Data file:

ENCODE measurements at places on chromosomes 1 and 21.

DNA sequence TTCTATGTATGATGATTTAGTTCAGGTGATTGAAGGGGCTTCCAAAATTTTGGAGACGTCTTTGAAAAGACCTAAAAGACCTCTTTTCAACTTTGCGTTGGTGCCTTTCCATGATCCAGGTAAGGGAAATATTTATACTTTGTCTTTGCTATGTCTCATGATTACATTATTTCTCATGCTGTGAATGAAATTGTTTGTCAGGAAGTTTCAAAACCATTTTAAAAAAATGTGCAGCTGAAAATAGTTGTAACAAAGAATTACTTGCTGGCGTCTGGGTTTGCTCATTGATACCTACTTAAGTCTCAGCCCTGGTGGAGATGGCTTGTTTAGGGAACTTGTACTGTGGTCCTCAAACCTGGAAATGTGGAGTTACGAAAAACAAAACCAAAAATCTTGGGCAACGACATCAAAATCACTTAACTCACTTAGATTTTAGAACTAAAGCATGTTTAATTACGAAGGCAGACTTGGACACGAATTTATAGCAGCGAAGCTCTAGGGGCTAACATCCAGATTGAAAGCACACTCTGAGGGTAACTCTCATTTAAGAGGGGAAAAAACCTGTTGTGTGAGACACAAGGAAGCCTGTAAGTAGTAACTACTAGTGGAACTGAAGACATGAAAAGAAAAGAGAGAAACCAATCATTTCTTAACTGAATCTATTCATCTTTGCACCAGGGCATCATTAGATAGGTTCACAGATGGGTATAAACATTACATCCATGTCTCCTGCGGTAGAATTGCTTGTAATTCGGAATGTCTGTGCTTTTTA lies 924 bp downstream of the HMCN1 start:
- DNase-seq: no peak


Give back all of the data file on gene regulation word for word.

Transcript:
ENCODE measurements at places on chromosomes 1 and 21.

DNA sequence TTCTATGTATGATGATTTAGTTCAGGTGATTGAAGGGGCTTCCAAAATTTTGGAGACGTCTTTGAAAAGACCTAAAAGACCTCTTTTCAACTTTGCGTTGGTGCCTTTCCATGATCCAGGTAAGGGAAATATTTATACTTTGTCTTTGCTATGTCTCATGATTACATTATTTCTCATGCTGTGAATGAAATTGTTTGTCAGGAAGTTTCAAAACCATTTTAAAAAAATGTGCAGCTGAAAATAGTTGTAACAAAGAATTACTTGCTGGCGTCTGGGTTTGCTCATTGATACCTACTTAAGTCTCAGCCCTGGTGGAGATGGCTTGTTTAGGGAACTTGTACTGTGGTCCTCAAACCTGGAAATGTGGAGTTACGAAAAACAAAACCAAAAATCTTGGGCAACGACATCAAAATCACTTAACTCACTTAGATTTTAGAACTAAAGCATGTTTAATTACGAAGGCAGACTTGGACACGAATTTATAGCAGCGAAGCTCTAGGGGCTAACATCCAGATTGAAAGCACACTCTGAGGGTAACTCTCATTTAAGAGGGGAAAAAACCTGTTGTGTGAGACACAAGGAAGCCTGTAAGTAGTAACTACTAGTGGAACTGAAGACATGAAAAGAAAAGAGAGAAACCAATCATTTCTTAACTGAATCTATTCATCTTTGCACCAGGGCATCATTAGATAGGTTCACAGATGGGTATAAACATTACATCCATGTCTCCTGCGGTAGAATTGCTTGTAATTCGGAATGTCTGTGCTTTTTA lies 924 bp downstream of the HMCN1 start:
- DNase-seq: no peak